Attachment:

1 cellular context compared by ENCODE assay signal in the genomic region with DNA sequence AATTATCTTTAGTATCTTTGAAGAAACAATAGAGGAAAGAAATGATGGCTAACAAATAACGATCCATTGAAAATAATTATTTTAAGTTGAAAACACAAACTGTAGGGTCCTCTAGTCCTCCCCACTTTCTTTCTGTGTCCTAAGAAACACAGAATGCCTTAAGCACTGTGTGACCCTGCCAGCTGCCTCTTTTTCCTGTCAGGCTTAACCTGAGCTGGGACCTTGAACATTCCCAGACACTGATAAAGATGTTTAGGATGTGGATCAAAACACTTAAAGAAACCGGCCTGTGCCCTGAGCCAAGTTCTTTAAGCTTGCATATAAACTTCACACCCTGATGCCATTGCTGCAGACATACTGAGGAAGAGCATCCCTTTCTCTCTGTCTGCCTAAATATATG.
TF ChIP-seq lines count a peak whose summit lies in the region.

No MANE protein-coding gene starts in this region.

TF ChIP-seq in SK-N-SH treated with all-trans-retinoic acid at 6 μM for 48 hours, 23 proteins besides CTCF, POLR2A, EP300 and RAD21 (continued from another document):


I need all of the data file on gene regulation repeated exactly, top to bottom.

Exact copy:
1 cellular context compared by ENCODE assay signal in the genomic region with DNA sequence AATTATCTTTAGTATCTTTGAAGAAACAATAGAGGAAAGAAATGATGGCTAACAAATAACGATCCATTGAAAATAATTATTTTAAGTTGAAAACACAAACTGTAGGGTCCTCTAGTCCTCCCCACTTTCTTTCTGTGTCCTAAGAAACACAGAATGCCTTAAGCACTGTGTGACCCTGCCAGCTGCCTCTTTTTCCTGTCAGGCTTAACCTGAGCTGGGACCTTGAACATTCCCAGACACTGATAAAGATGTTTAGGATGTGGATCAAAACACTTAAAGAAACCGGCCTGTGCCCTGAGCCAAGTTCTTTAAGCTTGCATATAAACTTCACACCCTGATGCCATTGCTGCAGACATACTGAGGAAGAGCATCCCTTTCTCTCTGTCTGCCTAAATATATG.
TF ChIP-seq lines count a peak whose summit lies in the region.

No MANE protein-coding gene starts in this region.

TF ChIP-seq in SK-N-SH treated with all-trans-retinoic acid at 6 μM for 48 hours, 23 proteins besides CTCF, POLR2A, EP300 and RAD21 (continued from another document):